September 28, 2014

Lions and Tigers and Bears, Oh My!

These are the animals you would expect to see when visiting the zoo.  On our trip to The Sacramento Zoo last week, the temperature was quite warm at 95 degrees and a lot of the animals decided to stay in the air conditioned areas of their habitats.  Who can blame them?

Schneider's Smooth-Fronted Caiman
Our first stop was the Reptile House.  The reptile house was built in the shape of a snake and opened in 1970.  Inside you'll find an assortment of spiders, newts and even this creature from the northern region of South America.  The Schneider's Smooth-Fronted Caiman is the 2nd smallest species of crocodylian, reaching a maximum length of about 5 feet. 

The tortoise was right at home in the heat of the day.  He was munching on some alfalfa and wasn't bothered at all by the people taking photos of him.  The tortoise enclosure was at ground level.  We were on a walkway looking down into the enclosure.  He actually has a nice area to sun bathe and even a water feature to cool off in.  I guess the fresh food was too tempting to ignore.  Herkimer, the desert tortoise, is the oldest resident at the Sacramento Zoo. He turned 85 this year. 

Next stop was some animals native to the savannahs of Africa.  The zoo has several giraffes.  We saw a few of them heading inside to cool off.  This one, however, was more interested in munching on some leaves.  A full grown giraffe can eat 35 pounds of leaves each day and drink 10 gallons of water at a time.  The giraffe has the same number of vertebrae in their neck as a human--seven!

The zebras, although used to the warmth of the afternoon, wanted to hang out in the shade of the trees.  No two zebras look alike. Each has a different stripe pattern.  I suppose if I was a zebra caretaker, I could tell the difference between the three that reside here.

The White-Handed Gibbon pair were quite vocal this afternoon.  The male was also putting on quite the show swinging throughout his enclosure to the amusement and cheers of his audience.  He was heard from a ways away and drew us to see what the commotion was about.  I think he just liked the attention because his mate was not impressed.  She was sitting and watching from her cozy spot nearby.

The Orangutan wasn't interested in being photographed this afternoon.  It seems he would rather look away from the cameras.  Maybe he's just shy.   I'm sure that the other orangutans were inside enjoying the coolness of the air conditioning.

The Snow Leopard is such a beautiful creature!  Their natural habitat is the Himalayas of Asia.  This endangered species is being threatened due to the high demand for their fur and bones on the black market.  It was such a treat to see her this afternoon.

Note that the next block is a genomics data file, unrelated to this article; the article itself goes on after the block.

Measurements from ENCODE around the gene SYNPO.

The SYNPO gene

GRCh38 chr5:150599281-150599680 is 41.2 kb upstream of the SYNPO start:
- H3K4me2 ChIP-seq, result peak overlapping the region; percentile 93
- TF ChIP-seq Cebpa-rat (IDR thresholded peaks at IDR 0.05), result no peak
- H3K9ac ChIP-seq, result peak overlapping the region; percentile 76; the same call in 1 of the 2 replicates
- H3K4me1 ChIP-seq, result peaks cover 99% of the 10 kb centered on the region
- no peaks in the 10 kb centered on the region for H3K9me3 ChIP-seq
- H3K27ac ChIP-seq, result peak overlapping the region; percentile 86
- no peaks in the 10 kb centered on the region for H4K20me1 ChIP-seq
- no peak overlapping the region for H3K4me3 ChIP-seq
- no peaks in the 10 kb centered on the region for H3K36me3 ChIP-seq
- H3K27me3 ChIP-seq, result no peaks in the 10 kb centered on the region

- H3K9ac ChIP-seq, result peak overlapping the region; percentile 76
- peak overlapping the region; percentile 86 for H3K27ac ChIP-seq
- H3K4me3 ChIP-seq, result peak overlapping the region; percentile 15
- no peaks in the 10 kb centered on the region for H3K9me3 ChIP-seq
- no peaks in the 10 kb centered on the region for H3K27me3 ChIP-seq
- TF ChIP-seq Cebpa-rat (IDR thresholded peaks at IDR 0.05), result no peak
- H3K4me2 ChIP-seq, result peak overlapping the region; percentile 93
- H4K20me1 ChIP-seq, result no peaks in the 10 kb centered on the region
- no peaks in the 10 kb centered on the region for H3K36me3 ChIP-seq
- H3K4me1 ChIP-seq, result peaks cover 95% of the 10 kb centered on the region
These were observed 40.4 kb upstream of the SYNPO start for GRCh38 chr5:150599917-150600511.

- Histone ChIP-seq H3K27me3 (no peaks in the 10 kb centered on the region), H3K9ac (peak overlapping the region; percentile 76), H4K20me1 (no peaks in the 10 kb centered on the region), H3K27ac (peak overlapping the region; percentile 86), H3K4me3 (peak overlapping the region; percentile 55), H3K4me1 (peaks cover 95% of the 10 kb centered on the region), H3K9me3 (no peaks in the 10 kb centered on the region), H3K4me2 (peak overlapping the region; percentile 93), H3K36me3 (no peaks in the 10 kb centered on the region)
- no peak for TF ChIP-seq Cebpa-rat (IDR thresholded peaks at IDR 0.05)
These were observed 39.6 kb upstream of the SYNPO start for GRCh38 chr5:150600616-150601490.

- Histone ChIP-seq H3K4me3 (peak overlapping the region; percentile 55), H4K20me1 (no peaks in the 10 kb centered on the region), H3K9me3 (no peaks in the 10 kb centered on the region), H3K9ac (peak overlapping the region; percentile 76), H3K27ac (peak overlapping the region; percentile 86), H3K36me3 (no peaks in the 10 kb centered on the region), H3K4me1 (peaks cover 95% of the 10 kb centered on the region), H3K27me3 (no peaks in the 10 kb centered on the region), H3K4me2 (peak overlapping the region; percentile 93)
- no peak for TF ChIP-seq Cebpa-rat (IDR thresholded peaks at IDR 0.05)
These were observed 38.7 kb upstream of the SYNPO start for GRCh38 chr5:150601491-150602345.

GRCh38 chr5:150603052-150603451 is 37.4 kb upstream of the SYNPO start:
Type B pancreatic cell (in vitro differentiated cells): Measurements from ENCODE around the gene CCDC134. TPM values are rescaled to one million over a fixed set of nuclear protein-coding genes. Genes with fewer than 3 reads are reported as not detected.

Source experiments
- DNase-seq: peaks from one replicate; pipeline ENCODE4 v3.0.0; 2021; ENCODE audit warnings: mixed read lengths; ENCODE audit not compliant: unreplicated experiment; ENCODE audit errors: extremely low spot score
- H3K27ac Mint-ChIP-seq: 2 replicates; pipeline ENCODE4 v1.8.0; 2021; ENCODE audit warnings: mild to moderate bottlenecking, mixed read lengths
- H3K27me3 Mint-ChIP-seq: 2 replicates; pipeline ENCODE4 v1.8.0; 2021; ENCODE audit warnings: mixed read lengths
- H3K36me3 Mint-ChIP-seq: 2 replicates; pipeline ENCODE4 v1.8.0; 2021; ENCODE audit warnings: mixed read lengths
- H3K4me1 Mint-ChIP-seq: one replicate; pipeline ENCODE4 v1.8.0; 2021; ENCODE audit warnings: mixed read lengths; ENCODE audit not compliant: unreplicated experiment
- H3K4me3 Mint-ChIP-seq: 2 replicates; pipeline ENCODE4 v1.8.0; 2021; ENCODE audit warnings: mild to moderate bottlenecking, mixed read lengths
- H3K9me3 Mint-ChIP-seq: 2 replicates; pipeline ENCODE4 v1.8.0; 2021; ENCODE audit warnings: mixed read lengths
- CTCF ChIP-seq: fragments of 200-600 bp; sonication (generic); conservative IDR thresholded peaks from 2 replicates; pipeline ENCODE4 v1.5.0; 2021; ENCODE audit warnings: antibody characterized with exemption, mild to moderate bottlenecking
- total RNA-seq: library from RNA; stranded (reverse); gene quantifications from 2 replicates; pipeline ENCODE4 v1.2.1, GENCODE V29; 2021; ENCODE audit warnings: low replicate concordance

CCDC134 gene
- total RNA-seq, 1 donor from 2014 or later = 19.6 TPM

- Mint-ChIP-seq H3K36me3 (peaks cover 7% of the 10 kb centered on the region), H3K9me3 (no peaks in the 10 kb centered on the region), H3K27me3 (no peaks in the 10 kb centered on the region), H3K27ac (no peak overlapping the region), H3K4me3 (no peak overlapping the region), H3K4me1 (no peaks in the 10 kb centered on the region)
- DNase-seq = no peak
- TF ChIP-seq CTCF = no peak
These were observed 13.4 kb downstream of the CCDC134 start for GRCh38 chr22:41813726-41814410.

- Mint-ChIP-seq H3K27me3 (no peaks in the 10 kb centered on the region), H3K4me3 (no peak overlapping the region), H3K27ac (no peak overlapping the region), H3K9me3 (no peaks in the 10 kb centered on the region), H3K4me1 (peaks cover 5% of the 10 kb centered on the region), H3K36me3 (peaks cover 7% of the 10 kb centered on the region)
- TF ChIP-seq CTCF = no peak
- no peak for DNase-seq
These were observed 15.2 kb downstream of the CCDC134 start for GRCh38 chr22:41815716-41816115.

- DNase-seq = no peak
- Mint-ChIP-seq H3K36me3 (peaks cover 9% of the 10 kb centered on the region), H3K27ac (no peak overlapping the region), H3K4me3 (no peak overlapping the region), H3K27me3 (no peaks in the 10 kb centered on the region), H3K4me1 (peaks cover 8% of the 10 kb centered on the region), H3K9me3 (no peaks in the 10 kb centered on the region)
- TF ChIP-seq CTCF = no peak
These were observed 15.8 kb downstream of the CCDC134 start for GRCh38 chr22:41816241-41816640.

Flamingos get their pink color from the food they eat.  We happened to come across this flock at lunch time.  If you look closely you can see two care takers putting food into the pond.  When the flamingo opened it's wings the underside was a beautiful black sheen.  I tried many times to get a photo but without success.

 Artistic sculpture made entirely of horse shoes

Just outside the zoo's entrance is a unique trio of sculptures.  There is a baboon, a leopard and a giraffe made entirely out of horseshoes.  We had a fantastic afternoon at the zoo!

Here are some fun facts about our local zoo:
  • The Sacramento Zoo began as the William Land Park Zoo in March 1927. It consisted of approximately 40 animals housed on four acres of land.  The Sacramento Zoo covered 11 acres in 1975 and covers 14.4 acres today.  
  • The total yearly animal food budget is $130,000--$30,000 is spent on fruits and vegetables which are delivered twice a week.
  • Giant Anteaters do not have teeth; instead, they have tongues that can reach as much as 2 ft. in length! 

Note:  The Sacramento Zoo is open every day of the year except Thanksgiving and Christmas.  The admission cost is
General Admission $11.25
Senior Admission $10.50
Children Ages 2-11 $7.25
Children Ages 0-1 Free

There is plenty of free street parking throughout the William Land Park area.
Click on any of the photos in the post to see a larger image and a series of thumbnails at the bottom.

September 25, 2014

Sights Of The Early Morning

Ron and I never thought that we would live in the same house for 24 years!  When we first moved here Jessica was a newborn and Alex was 4.  As renters, we would move every year or two.  When we were able to buy our home, we wanted to stay in the same house so our kiddos could have a stable place to call home.

I have driven throughout these same neighborhoods for the past 24 years so I know where I'm going.  However, walking the neighborhood, I see a lot of things that I don't see in a car.  Driving past front yards at 25 mph (I'm a safe driver mind you...) I miss a lot of the little details.

The air has been quite smoky lately due to the King Fire which is burning in El Dorado county.  It's in the Sierras and we live well west of it in the Sacramento valley.  None the less, we've had our share of smokey mornings.

 I usually drive the same route to work, to the grocery store, to the gym, to wherever I'm going.  It's nice to be able to walk the various local streets around my home.  I get a different view and also see plenty of unusual sightings.

 We live outside of California's capital city of Sacramento.  There is no shortage of grocery stores in the area.  In fact, we live between two major chains, Safeway and Raley's.  I walked in the direction of Safeway and about three blocks away there was a shopping cart parked next to the sidewalk.  It appears that during the night a few teenagers gorged on snacks of all kinds and left the evidence behind.